swim with (someone or something)

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swim with (someone or something)

1. To swim alongside or in the vicinity of someone or an animal. We had the chance to swim with dolphins while we were in Hawaii. I spent the whole day swimming with my kids at the beach.
2. To swim in the same direction of some force in the water, especially a tide or current. Use longer strokes if you find yourself swimming with the current during the race. We should be swimming with the tide at that hour, so I don't expect it to be too taxing.
3. To go along or agree with the prevailing or popularly held opinion or perspective; to act or behave the same way as the majority of others. Used in the phrase "swim with the tide/current/stream." When I was in college, I used to have a lot of radical opinions and beliefs, but as I've grown older, I find myself swimming with the current more often. I'm sorry, but I simply refuse to swim along with the stream just because it's the easier option!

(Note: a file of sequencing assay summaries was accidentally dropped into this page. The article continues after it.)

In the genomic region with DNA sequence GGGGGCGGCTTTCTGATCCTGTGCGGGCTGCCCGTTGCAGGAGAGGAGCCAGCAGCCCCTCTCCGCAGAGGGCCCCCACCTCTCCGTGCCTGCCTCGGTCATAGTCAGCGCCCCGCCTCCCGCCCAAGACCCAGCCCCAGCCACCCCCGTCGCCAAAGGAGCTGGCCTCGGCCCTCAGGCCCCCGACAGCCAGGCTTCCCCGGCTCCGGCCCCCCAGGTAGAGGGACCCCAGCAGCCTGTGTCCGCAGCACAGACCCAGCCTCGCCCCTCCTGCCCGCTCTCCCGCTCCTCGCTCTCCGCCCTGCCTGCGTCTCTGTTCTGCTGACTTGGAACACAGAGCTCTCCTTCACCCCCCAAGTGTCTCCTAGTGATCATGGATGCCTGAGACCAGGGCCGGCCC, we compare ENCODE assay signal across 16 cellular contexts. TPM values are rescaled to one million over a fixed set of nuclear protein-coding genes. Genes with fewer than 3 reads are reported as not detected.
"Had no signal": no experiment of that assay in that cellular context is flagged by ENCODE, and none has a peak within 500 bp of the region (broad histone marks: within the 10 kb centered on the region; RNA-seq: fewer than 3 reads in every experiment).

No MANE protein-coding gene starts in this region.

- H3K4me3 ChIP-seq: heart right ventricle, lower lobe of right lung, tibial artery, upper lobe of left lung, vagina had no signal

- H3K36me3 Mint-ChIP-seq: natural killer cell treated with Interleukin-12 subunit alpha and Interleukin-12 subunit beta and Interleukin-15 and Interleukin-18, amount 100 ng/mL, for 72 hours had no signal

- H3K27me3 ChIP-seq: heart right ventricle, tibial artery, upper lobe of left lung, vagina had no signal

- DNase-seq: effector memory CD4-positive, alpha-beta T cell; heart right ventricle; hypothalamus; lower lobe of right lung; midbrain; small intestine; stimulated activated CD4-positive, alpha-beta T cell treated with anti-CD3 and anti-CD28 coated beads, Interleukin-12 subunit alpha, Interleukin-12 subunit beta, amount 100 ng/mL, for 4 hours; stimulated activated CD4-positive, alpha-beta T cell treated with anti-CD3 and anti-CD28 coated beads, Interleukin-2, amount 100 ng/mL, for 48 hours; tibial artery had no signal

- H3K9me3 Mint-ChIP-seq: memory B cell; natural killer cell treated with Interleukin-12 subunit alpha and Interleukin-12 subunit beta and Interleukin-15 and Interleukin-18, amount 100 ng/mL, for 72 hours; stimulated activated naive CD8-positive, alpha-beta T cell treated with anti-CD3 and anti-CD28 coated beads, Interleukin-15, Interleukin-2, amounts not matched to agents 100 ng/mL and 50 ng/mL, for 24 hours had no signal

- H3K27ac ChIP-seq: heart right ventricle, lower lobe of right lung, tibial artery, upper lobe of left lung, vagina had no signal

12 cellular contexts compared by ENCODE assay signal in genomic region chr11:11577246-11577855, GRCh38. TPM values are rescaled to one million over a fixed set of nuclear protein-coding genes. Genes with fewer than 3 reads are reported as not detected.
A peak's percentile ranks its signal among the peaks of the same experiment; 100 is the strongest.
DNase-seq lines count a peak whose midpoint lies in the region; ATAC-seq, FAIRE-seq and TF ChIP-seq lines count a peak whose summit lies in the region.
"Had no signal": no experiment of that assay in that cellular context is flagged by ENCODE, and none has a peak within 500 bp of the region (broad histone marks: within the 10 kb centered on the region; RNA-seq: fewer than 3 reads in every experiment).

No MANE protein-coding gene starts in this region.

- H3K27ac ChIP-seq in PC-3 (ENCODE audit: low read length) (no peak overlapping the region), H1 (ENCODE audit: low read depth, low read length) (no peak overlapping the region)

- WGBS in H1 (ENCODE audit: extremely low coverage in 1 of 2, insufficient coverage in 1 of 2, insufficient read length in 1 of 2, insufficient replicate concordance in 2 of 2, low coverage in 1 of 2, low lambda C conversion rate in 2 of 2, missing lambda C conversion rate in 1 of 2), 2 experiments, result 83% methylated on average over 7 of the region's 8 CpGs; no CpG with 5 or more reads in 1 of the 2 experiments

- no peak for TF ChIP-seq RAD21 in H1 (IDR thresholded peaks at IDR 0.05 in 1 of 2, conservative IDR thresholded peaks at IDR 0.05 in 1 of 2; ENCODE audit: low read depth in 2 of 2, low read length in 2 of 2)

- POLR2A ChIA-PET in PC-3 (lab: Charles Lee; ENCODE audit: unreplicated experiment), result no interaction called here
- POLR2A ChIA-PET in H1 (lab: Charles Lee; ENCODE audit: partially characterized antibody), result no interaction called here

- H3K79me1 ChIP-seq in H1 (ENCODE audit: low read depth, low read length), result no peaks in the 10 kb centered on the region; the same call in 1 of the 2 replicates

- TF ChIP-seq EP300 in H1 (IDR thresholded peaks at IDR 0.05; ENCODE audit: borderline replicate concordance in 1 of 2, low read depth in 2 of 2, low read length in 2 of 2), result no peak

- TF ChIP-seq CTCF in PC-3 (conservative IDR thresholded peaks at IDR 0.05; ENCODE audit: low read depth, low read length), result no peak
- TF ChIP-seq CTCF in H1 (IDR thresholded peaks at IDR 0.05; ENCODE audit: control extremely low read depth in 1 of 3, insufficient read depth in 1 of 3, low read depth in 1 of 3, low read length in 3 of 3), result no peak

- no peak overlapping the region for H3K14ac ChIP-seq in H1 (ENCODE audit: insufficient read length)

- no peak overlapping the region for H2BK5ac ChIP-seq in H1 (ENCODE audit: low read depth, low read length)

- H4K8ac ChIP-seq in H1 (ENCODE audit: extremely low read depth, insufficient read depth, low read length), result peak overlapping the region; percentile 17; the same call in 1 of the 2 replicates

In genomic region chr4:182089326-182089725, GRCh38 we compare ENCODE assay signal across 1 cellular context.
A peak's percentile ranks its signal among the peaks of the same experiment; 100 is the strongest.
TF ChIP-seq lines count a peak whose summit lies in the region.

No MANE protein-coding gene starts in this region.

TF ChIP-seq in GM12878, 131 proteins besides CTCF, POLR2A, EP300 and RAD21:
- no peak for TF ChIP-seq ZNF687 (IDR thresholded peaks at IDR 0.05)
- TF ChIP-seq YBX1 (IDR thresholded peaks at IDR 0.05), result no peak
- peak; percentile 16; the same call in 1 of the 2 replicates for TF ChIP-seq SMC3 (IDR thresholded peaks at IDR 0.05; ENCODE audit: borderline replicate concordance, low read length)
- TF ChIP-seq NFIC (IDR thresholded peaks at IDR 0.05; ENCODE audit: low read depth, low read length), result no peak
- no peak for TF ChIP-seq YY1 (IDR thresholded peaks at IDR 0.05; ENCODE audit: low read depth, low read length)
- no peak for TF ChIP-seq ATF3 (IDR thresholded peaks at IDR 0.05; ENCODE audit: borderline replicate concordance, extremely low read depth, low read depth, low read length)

4. To be murdered and have one's body disposed of in a body of water. Used especially in the gangster cliché "swim with the fishes." Don't worry, boss, that no-good snitch will be swimming with the fishes before sunrise. He'll swim with the fishes if he so much as breathes a word of our operations to anyone.
5. To be involved with cunning, treacherous, or dangerous people. Used in the phrase "swim with sharks." I know you think you're a hustler, but you're swimming with sharks now—you could lose all your money against these guys. Before you start swimming with those sharks, consider this—the last guy who went into business with them wound up dead!
See also: swim
Farlex Dictionary of Idioms. © 2015 Farlex, Inc, all rights reserved.

swim with something

to swim in the same direction as the movement of water. Fred had no trouble swimming with the current. Please swim with the current and not against it.
See also: swim

swimming with someone or something

Fig. engulfed with someone or something. The scene of the crime was swimming with cops and reporters. The hotel was swimming with out-of-town visitors.
See also: swimming
McGraw-Hill Dictionary of American Idioms and Phrasal Verbs. © 2002 by The McGraw-Hill Companies, Inc.
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References in periodicals archive ?
Last but definitely not least was Arthur Puckrin who swam with great courage in the 75-79 age group.
Members of the newly found species swam with an undulatory motion and presumably were too slow to pursue prey, says Nicholls.